The problem begins with substituting a film location for the purported location of the story. If action takes place outside there will almost always be background species not native to the fictional area. Top that with directors who want their film to sound “natural” and you may have almost anything added.
Cornell’s Laboratory of Ornithology thankfully is asked to provide appropriate sounds on occasion, but any sound library may be queried about some of the standard sounds listed in the first paragraph above – especially when a director wants something spooky, nighttimish, “Western,” or jungly.
As you read through these separate reviews (a couple of which praise the accuracy of a film), you’ll encounter some film terms perhaps unfamiliar to you. Here’s a rundown: sound effects usually refers to recorded sounds from an outside library, the rights of which are purchased for use in the film, SF or FX or SFX are just shorthand for sound effects; CG means computer-generated, as many of the “spooky” animal sounds in use today are; Foley effects are sound effects specially created in a studio or out of doors, specifically for use in a specific movie, this often refers to sounds like glass breaking or footsteps, but often a director wants “outdoor” background noise and this will be specially recorded at the film location and added later.
And one final note before i direct you to the indidividual reviews and listings. In my research on this i have found some other sites which discuss an example or two. If you find some such with new information, i’d appreciate knowing about it.
Here’s a couple of sites with additional info as well. Unfortunately you either have to check it out movie by movie, or have some specific idea of what you’re looking for. I was able to glean a few things from IMDb, but not nearly what i suspect is on there.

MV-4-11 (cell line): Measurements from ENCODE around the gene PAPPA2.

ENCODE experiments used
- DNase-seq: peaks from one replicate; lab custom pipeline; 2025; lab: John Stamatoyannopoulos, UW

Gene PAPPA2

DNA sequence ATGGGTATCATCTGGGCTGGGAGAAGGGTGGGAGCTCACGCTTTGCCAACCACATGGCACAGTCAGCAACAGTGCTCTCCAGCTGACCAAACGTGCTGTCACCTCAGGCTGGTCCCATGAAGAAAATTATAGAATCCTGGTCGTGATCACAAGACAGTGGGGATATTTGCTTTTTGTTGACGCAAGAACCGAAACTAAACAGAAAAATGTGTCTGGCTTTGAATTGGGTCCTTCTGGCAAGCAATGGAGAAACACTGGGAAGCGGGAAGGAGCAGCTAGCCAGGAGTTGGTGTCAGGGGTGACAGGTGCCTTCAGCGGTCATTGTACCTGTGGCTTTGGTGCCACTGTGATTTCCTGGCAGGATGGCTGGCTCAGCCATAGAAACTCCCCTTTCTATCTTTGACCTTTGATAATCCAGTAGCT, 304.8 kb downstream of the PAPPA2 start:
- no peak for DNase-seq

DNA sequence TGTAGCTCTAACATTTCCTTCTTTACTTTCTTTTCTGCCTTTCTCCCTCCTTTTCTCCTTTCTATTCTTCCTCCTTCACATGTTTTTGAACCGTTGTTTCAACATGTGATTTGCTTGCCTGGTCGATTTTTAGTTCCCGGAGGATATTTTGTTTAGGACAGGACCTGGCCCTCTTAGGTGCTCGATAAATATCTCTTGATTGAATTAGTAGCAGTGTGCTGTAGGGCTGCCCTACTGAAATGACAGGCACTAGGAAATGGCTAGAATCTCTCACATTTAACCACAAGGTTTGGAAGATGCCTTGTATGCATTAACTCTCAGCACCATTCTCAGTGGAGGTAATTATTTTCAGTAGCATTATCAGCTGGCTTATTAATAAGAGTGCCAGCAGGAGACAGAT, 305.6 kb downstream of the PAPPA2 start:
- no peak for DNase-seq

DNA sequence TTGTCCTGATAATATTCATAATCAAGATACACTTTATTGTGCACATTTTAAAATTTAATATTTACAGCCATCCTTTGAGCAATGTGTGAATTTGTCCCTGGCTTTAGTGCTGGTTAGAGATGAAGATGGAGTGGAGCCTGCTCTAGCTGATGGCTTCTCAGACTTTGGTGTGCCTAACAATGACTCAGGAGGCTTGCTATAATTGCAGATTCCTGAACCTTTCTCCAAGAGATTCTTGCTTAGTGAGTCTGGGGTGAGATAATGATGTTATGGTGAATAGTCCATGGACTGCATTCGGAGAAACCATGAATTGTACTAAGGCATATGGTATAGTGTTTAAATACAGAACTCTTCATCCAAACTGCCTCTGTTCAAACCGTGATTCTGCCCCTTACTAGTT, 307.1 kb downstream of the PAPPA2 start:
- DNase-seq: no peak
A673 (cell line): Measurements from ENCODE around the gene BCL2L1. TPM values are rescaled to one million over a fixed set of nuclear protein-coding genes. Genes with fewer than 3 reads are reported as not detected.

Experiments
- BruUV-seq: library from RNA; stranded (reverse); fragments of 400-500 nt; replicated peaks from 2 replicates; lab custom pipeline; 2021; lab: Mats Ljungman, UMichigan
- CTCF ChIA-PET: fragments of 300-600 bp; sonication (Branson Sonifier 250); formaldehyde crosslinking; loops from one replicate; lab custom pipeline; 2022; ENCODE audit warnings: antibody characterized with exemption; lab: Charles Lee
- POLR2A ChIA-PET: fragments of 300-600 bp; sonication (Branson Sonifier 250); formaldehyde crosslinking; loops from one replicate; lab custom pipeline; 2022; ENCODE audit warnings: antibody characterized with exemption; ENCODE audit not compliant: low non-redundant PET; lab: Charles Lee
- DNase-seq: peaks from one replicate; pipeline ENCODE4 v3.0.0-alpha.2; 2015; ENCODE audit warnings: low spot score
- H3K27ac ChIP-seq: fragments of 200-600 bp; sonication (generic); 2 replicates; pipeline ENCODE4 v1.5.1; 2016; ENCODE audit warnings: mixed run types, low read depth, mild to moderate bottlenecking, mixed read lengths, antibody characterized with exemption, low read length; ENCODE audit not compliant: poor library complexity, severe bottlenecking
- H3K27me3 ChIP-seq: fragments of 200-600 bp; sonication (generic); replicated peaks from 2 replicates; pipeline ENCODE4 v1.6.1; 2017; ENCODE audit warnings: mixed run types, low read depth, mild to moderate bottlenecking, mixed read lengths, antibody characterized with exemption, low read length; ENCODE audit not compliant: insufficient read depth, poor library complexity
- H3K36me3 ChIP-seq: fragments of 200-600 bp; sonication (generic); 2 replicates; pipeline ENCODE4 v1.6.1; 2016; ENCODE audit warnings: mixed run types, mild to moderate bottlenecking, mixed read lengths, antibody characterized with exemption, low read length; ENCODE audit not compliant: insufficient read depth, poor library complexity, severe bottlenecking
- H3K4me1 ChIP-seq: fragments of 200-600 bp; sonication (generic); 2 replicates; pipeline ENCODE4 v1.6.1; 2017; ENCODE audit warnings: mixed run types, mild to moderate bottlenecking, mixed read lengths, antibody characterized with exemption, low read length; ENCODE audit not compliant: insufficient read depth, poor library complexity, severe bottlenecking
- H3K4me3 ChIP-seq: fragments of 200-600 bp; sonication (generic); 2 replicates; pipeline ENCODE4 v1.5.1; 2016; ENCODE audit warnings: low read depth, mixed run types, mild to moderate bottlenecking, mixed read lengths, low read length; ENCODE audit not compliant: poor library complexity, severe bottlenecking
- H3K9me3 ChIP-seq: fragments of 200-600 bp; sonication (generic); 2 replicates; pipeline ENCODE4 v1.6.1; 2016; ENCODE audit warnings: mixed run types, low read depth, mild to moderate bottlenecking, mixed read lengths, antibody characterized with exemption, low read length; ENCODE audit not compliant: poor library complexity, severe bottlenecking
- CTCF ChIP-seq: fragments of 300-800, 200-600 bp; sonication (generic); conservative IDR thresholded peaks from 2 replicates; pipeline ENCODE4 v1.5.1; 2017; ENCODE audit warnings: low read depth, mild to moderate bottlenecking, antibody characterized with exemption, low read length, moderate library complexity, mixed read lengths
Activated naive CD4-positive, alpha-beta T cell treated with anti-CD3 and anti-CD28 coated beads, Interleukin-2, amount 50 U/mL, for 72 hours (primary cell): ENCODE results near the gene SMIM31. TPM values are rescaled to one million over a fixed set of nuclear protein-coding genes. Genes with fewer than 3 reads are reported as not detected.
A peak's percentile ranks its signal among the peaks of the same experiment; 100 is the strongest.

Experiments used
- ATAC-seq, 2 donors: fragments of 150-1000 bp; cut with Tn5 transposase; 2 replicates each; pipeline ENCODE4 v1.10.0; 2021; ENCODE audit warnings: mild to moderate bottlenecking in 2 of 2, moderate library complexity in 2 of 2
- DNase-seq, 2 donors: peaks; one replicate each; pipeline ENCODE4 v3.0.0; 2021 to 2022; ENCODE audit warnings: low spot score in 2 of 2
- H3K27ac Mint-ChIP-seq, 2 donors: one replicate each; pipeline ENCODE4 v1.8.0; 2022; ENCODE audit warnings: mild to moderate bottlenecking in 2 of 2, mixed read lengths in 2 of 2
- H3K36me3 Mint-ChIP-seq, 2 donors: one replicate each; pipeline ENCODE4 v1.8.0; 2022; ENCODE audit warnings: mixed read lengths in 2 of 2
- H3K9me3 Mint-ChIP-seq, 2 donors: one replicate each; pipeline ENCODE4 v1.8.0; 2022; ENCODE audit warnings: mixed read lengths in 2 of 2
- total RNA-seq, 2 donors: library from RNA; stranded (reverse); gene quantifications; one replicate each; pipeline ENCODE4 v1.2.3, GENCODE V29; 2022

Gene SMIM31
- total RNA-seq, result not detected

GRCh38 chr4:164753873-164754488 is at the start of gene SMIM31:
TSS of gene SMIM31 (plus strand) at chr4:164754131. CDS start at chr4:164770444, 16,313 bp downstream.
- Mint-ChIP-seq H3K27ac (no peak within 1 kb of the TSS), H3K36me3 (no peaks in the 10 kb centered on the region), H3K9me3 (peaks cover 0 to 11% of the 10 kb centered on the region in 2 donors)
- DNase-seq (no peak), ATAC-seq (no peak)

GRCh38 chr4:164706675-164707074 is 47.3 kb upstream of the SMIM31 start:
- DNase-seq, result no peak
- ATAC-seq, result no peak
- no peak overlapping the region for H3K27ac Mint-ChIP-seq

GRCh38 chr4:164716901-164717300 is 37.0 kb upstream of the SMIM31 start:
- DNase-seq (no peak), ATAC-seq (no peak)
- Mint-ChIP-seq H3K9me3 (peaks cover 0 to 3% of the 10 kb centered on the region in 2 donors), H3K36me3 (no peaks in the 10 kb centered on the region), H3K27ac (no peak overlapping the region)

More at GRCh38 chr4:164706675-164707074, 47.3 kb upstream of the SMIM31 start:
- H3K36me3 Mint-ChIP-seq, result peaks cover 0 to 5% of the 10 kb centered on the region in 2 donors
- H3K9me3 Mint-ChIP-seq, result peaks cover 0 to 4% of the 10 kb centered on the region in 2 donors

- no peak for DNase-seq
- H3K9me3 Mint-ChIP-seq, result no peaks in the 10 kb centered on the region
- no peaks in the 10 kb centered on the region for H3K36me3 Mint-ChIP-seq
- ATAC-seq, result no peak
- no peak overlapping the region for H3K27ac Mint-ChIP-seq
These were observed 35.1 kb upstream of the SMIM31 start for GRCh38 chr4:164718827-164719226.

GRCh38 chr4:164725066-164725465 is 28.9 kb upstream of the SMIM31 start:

The Internet Movie Database (IMDb, imdb) listing of movie goofs is at:
And MovieMistakes.com is at:
Some Random, Miscellaneous but Related Notes:
There is an ad floating around in central Texas magazines in which the Wimberley visitor’s bureau brags on the area as a wilderness getaway and a wildlife haven. There is an appropriate scene of kayakers on the river floating past a flock of inappropriate domestic ducks and geese. -- tg
What actually made me think of this wasn't a TV show or a movie, but a brochure. It was for kayaking with Orcas and I picked it up when I was out in Washington last fall. In addition to the marine mammals, it listed a variety of other animals you could see, including the Bald Eagle. But pictured on the brochure was an African Fishing Eagle. – Bryn Martin
One would expect the National Audubon Society to be an especially good arbiter of accuracy. However, i fondly remember the much-anticipated first photographic field guide to North American Birds – only, under the heading Spotted Owl was a picture of the considerably smaller Elf Owl; and perhaps funnier, the Black-headed Oriole was represented by a picture of an African Black-headed Oriole – funnier because, despite the similarity in name, they’re not even in the same family. A revised edition was on the shelves pretty quickly. -- tg
Or how about the golf scandal from last year? A network producer admitted to plugging in bird sounds to add to the ambient sound during cutaway shots. -- John Lowry
All right here they are, the posts where you can learn more -- but beware, they're not called Biolspoilers for nothing!
Coming soon -- additions to the list from I and the Bird and Tangled Bank readers.
And a complete review with, yes there are, biospoilers of March of the Penguins.
Notes from the Birding Listservs**
The Outsiders (1983)**
Wild America (1997)**
Finding Forrester (2000)**
Vertical Limit (2000)**
The Harry Potter series (2001-2004)**
Harry Potter's owls**
The Dangerous Lives of Altar Boys (2002)**
40 Days and 40 Nights (2002)**
The Heart is Deceitful Above All Things (2004)**
Guess Who (2005)**
Everything or Nothing (2005)**
The Life Aquatic with Steve Zissou (2005)**
Tag: Birds, Nature, Science, Environment, Film, Culture